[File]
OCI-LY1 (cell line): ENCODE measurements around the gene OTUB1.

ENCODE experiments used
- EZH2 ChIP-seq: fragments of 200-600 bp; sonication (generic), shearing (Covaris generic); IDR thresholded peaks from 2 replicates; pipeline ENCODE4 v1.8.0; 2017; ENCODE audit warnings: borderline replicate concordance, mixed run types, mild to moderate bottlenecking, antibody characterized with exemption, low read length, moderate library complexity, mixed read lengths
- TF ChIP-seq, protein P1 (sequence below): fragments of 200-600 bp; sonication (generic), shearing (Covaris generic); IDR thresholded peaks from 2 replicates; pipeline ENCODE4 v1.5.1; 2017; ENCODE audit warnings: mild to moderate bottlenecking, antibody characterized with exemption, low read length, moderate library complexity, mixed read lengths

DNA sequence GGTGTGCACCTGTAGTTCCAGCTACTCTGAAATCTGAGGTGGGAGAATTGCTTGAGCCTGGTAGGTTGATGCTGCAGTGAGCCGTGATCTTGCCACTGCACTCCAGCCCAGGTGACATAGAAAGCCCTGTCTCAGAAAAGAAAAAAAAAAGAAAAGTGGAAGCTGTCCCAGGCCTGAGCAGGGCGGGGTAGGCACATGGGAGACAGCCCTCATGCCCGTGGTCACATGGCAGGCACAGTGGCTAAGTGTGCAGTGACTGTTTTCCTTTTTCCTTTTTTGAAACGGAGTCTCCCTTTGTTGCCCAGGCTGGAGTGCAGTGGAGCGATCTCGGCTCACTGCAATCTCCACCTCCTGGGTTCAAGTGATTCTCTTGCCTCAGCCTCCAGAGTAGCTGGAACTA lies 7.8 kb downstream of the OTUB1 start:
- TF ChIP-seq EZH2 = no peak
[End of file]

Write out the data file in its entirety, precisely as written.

OCI-LY1 (cell line): ENCODE measurements around the gene OTUB1.

ENCODE experiments used
- EZH2 ChIP-seq: fragments of 200-600 bp; sonication (generic), shearing (Covaris generic); IDR thresholded peaks from 2 replicates; pipeline ENCODE4 v1.8.0; 2017; ENCODE audit warnings: borderline replicate concordance, mixed run types, mild to moderate bottlenecking, antibody characterized with exemption, low read length, moderate library complexity, mixed read lengths
- TF ChIP-seq, protein P1 (sequence below): fragments of 200-600 bp; sonication (generic), shearing (Covaris generic); IDR thresholded peaks from 2 replicates; pipeline ENCODE4 v1.5.1; 2017; ENCODE audit warnings: mild to moderate bottlenecking, antibody characterized with exemption, low read length, moderate library complexity, mixed read lengths

DNA sequence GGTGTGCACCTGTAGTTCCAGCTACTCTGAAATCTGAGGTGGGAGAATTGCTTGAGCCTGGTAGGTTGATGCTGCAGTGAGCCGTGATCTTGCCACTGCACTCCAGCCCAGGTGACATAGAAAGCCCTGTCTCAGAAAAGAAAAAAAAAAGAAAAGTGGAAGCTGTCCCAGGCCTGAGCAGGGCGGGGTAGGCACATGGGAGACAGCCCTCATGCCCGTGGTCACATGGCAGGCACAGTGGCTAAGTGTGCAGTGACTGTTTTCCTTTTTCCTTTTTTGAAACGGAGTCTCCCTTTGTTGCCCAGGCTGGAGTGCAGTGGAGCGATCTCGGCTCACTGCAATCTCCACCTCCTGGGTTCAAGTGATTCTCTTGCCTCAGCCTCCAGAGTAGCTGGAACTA lies 7.8 kb downstream of the OTUB1 start:
- TF ChIP-seq EZH2 = no peak